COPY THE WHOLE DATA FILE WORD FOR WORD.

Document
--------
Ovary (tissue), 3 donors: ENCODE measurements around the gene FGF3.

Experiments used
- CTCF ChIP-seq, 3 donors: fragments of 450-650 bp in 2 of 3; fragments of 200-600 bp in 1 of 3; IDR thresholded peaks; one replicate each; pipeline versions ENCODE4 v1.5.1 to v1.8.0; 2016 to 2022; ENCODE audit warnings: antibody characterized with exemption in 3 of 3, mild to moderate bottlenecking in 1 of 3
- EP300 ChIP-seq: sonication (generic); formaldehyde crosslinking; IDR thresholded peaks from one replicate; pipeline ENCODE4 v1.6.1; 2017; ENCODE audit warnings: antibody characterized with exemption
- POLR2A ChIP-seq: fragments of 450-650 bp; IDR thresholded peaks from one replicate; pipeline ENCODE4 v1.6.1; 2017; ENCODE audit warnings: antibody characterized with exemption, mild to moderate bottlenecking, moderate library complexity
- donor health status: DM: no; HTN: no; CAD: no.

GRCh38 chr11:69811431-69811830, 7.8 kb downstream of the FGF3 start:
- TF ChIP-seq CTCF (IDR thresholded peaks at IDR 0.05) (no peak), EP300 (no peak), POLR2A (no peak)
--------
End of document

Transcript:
Ovary (tissue), 3 donors: ENCODE measurements around the gene FGF3.

Experiments used
- CTCF ChIP-seq, 3 donors: fragments of 450-650 bp in 2 of 3; fragments of 200-600 bp in 1 of 3; IDR thresholded peaks; one replicate each; pipeline versions ENCODE4 v1.5.1 to v1.8.0; 2016 to 2022; ENCODE audit warnings: antibody characterized with exemption in 3 of 3, mild to moderate bottlenecking in 1 of 3
- EP300 ChIP-seq: sonication (generic); formaldehyde crosslinking; IDR thresholded peaks from one replicate; pipeline ENCODE4 v1.6.1; 2017; ENCODE audit warnings: antibody characterized with exemption
- POLR2A ChIP-seq: fragments of 450-650 bp; IDR thresholded peaks from one replicate; pipeline ENCODE4 v1.6.1; 2017; ENCODE audit warnings: antibody characterized with exemption, mild to moderate bottlenecking, moderate library complexity
- donor health status: DM: no; HTN: no; CAD: no.

GRCh38 chr11:69811431-69811830, 7.8 kb downstream of the FGF3 start:
- TF ChIP-seq CTCF (IDR thresholded peaks at IDR 0.05) (no peak), EP300 (no peak), POLR2A (no peak)